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Have you an umbrella that you can spare me; for I must hasten home, though I have to go through the rain ? Ay, that will do very well; though it is an old one, it will keep me from having a wet skin. I shall send it back as soon as I get home, for I do think that the neglect commonly practised in not returning borrowed umbrellas is very blamable. If it were a fine day, friend Norton, I should not be over fond of carrying this old oilskin umbrella ; for it looks as though it had been in some museum of curiosities for the last fifty years; but necessity works wonders, and overcomes many a proud feeling of the human heart.

What a poor defenceless creature is man! He takes measures to protect himself from every drizzling shower, while the animals below him in the scale of creation can endure, unprotected, the rudest blasts. That is a blessed text in Isaiah which thus speaks of the Redeemer :-“A man shall be as an hiding-place from the wind, and a covert from the tempest,” Isa. xxxii. 2. What a mercy to be protected through time and eternity! Eternity! what an overwhelming thought! “ Millions of ages crowding on millions of ages! millions of ages crowding on millions of ages! and again, millions of ages crowding on millions of ages, are but the beginning of eternity!"

A CALL ON A SICK SUNDAY SCHOLAR. I could not go by, without calling to see how you are getting on, Sarah. Oh, come! you look much better than I expected, and are, I hope, sensible of God's mercy in giving strength to your poor feeble body; but a little patience will be required before you can again join us at the Sunday school. Have you taken any of your physic to-day?

Sarah. Yes, sir; and mother says that I shall only want one more bottle.

Visitor. I dare say you are not sorry to hear that. Physic is by no means a pleasant thing to take ; but, for all that, it is absolutely necessary; the bitterest draught often does us the most good. David said that it was a good thing to be afflicted ; and God's people, young and old, have found it to be so, as well as David. We often learn more, or, rather, are taught more, of ourselves and God's goodness, in one day of affliction, than during a month's good health.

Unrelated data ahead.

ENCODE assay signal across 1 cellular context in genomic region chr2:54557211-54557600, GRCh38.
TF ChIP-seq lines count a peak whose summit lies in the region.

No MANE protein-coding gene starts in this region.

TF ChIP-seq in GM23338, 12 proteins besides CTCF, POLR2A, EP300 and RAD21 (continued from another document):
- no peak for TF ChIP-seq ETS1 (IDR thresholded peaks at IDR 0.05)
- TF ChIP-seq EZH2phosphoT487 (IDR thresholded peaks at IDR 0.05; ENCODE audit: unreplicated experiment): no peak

Let me advise you to put up this prayer, and let me hope that you will put it up with sincerity: “ Accompany, O Lord, with thy blessing, this sickness of my body, that it may prove to be for the health of my soul; and let my body, soul, and spirit, be devoted to thy service, and to thy glory.”

There are two things, Sarah, on which you should reflect—the past and the future. On the past, that you may more clearly see your errors, and the goodness and forbearance of God towards you; and on the future, that you may amend your paths, and live a life more in agreement with God's holy will, and in humble dependence on his grace. I will not weary you with much talking. Think on the little I have said. Farewell.


I open your door to say, How do you do? for I saw you through the window reading your tract, and comparing it with your Bible. That is the right way, Alan: try every tract by the word of God; and if it do not agree with it, the best place for such a tract is, between the bars of the kitchen grate. I know, Alan, that you are one of those who are watching and waiting, anxious to drink of the brook of God's promises by the way, and to lift up your head.

We strangely neglect ourselves, when we neglect God; we sadly wander from our own peace, when we wander from his commandments. We are never so truly independent of this world's joys and sorrows, as when we are, in heart and soul, totally dependent on our heavenly Father. Oh, that is a blessed season, when the soul, feeling itself pardoned, sanctified, and saved, through the immeasurable mercy of Jesus Christ, is ready to cast itself, with every joy and every care, upon the Lamb of God, which taketh away the sin of the world !” Every thought, word, and deed, are then in accordance with the will of God, in sweet agreement with the word of God, and nothing is desired but to be made more meet to partake of the grace of the Redeemer, to be one with the Saviour, and to behold his glory.

Watch and wait then, Alan ; “ For every one that asketh receiveth ; and he that seeketh findeth; and to him that knocketh it shall be opened,” Luke xi. 10.

“ Pilgrim, burdened with thy sin,
Come thy way to Zion's gate;
There, till mercy let thee in,
Knock, and weep, and watch, and wait.
Knock !-He knows the sinner's cry,
Weep !-He loves the sinner's tears,
Watch !—for saving grace is nigh,
Wait till heavenly light appears."

A CALL ON AN IDLE WORKMAN. What, at home, still, John! It is but an hour since I met your master, who told me he was so busy, that he could not execute his orders fast enough; and here are you, losing the best part of the day!

“He that would thrive, must rise at five," and set to work as soon as he is up, too. What a thing it is that you should stand so much in your own light! Here you can complain with anybody of the want of work, of the low rate of wages, of the high price of provisions, and of the difficulties that a poor man has, now-a-days, to support his family. You can talk of rent and taxes, and cry out against those who are better off than yourself; but do you think of mending the matter by idleness? Will that raise your wages, or lower your provisions, rent, and taxes? There is nothing like making the best of even a bad bargain. Did you never hear the old saying, “ At the working man's house, hunger looks in but he dares not enter;" or, “ Industry pays debts, while Idleness increases them ?You know very well that it can make no difference to me whether you work or play. Your industry will not put a penny into my pocket, nor your idleness deprive me of a farthing; but I cannot see you lessen your

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